Retirement phase income streams
Types of super income streams that can be paid
An income stream must meet the pension and annuity standards set out in the SIS regulations to be a superannuation income stream.
The pension and annuity standards changed on 1 July 2007 as part of the simpler super reforms. Below is a summary of the rules depending on the commencement date of the income stream.
Before 1 July 2007
Pensions that commenced before 1 July 2007 and meet the previous regulations are deemed to meet the new minimum standards.
Between 1 July 2007 and 19 September 2007
Income streams may commence under either the old or the new SIS regulations. This effectively provides a transitional period during which an income stream provider can choose when to offer income streams under the new regulations.
From 20 September 2007 onwards
From 20 September 2007, only those income streams that meet the current regulations can be paid. The current payment standards are more flexible and less prescriptive than the old standards, giving super funds greater choice in the type of income stream offered.
For example, provided it meets the current payment standards for an account based income stream, a fund can offer an income stream that also meets the old standards for a term allocated pension (sometimes referred to as a 'TAP clone').
From 1 July 2017 onwards
A new category of income streams was added to the SIS standards from 1 July 2017. This category covers a range of products aimed at reducing longevity risk in retirement and includes deferred income streams, investment-linked income streams and group self-annuitised products.
Superannuation funds and life insurance companies will receive a tax exemption on income from assets supporting these new income stream products provided they are currently payable, or in the case of deferred products, held for an individual that has reached retirement.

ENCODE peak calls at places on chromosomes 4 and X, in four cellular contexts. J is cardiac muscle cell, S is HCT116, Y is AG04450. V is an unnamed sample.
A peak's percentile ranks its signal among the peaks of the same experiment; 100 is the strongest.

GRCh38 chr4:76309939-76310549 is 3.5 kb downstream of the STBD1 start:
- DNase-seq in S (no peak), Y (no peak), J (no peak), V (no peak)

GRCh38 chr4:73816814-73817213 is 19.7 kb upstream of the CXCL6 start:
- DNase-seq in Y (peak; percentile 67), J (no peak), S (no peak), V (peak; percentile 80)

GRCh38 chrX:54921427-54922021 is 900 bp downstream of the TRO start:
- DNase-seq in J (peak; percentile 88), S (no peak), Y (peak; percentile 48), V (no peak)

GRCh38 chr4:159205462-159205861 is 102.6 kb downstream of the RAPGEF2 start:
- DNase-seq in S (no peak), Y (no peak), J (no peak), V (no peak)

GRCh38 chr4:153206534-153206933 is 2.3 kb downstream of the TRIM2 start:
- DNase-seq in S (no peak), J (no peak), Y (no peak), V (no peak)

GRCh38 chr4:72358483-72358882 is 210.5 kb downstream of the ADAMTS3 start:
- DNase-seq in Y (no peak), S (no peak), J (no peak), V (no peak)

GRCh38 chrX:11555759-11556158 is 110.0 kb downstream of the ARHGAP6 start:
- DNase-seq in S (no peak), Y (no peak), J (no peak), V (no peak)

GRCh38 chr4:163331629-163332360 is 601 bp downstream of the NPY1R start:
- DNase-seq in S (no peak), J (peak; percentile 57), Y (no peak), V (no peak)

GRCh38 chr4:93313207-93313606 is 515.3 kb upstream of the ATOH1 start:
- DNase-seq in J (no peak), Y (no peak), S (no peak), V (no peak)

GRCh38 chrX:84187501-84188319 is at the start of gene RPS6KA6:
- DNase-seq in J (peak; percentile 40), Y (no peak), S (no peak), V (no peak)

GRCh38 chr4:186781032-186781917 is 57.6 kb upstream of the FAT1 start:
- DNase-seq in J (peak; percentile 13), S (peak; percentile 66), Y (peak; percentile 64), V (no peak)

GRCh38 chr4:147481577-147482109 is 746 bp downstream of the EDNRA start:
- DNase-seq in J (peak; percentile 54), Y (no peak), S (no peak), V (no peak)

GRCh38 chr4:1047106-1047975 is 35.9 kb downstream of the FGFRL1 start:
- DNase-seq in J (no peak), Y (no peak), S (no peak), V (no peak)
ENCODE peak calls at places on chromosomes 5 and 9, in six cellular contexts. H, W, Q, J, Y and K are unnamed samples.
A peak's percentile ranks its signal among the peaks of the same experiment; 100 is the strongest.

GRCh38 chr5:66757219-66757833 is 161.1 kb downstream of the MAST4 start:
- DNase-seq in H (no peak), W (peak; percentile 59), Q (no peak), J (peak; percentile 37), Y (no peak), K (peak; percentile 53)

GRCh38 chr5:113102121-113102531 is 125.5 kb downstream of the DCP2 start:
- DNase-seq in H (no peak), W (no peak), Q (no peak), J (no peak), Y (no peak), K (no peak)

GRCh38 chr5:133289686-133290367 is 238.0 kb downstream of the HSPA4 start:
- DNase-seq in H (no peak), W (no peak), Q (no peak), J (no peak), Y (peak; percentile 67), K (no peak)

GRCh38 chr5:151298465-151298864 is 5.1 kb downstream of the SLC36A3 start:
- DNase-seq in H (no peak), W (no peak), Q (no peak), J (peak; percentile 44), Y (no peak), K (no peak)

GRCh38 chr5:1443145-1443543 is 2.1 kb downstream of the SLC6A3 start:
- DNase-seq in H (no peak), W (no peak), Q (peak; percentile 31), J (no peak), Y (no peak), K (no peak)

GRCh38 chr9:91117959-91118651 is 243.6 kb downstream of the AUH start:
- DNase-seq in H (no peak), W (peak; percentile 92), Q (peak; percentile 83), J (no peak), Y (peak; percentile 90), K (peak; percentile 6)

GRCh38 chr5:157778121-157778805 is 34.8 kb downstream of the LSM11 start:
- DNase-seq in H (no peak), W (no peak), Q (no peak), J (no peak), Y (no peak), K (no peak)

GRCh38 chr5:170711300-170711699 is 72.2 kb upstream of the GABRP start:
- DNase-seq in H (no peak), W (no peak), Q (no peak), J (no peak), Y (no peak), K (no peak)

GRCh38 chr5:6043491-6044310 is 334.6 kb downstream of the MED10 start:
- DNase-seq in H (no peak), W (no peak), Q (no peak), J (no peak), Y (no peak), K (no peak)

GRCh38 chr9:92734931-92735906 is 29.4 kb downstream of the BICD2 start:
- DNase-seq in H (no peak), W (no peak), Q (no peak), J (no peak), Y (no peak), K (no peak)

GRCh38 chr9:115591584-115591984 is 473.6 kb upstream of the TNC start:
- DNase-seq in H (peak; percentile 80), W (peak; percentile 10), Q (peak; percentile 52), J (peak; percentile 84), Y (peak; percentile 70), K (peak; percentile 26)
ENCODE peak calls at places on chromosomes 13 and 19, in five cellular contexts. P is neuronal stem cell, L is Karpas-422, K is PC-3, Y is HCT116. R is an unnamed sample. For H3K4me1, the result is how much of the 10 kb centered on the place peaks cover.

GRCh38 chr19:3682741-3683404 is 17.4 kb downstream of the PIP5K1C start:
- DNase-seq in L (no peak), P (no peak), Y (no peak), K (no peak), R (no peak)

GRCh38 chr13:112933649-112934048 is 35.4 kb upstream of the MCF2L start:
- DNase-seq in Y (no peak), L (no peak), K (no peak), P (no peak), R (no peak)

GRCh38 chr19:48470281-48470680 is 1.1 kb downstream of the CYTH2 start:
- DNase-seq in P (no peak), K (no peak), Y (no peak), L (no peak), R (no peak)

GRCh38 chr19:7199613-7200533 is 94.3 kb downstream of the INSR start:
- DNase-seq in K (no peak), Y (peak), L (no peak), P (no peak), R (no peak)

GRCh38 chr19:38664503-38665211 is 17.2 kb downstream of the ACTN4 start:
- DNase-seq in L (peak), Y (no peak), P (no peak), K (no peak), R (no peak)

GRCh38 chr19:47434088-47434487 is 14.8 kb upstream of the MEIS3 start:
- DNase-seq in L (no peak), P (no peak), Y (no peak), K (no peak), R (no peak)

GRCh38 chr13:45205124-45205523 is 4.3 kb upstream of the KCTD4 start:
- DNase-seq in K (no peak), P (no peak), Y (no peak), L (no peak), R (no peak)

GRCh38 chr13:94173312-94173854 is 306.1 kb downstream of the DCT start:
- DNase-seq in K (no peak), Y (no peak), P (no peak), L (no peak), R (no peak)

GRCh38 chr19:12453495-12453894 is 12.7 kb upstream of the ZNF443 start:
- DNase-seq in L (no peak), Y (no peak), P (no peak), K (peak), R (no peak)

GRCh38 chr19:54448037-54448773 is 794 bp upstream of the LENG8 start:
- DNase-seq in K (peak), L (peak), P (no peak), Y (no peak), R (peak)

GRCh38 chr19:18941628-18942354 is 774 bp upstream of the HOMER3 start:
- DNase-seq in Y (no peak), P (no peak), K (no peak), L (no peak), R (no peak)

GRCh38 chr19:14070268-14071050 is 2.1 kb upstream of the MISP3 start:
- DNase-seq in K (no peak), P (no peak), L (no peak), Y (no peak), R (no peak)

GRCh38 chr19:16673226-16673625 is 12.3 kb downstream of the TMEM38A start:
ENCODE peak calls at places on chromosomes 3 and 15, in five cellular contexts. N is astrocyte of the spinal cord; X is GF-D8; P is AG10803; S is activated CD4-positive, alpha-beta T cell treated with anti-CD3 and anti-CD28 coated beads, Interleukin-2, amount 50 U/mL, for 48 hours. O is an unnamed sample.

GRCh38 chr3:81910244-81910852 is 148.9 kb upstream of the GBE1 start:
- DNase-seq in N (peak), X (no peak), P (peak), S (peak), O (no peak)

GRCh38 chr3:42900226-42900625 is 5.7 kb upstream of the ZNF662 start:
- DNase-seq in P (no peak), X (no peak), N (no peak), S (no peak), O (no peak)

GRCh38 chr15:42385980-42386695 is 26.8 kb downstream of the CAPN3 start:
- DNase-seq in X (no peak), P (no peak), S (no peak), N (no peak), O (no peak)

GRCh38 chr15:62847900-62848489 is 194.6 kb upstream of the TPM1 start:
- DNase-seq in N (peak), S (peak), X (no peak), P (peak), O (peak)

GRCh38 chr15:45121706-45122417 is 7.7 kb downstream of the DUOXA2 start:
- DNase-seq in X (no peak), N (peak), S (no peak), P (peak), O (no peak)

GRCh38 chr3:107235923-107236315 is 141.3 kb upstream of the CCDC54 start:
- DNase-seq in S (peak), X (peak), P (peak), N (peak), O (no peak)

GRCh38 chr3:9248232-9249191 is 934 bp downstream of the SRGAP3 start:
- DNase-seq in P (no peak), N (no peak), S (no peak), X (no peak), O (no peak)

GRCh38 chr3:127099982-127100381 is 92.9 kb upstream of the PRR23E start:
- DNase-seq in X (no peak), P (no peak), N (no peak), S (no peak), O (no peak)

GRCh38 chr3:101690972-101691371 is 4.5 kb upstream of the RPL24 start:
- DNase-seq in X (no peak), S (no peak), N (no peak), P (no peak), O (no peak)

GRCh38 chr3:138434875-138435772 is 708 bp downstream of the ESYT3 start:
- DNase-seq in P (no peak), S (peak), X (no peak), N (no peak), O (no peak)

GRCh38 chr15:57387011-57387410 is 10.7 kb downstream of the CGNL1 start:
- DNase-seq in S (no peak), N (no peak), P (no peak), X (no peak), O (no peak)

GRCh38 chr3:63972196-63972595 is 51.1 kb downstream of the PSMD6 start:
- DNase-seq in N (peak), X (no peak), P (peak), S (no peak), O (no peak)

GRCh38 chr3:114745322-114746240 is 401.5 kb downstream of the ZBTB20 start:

Categories of income streams
There are essentially five different types of super income streams that can now commence to be paid that meet the current pension and annuity standards in the SIS regulations:
1. Account-based income streams - these are flexible income streams with an identifiable account balance. They are commutable at any time and have a requirement for minimum income payments. They do not have a maximum income payment requirement unless commenced under the transition to retirement condition of release. Transition to retirement income streams, which have additional payment standards, are a subset of these income streams. TAP clones are also a subset of account based income streams. TAP clones meet the current account based income stream standards as well as the pre-1 July 2007 term allocated pension standards.
2. Non-account-based (RCV) income streams - these are flexible income streams that do not have an identifiable account balance but may be commutable and have a residual capital value. There is no restriction on the term of the income stream, but there is a requirement for a minimum annual income payment.
3. Lifetime (nil RCV) income streams - there are two types of lifetime income streams available:
- non-commutable lifetime income streams and
- commutable lifetime income streams.
4. Fixed term (nil RCV) income streams - a commutable income stream payable for a fixed term based on the recipient's age at commencement.
5. Innovative income streams - income streams payable for a beneficiary's remaining lifetime, with income stream payments that can be guaranteed in whole or part by the income stream provider, or determined in whole or part through returns on a collective pool of assets or the mortality experience of the beneficiaries of the asset pool. These income streams may also have a deferral period for annual payments and are permitted to be commuted subject to a declining capital access schedule and preservation rules.
In all cases, income streams cannot be added to through contributions or rollovers and neither the capital nor income can be used as security for borrowing.
Last modified: Wednesday, July 24, 2019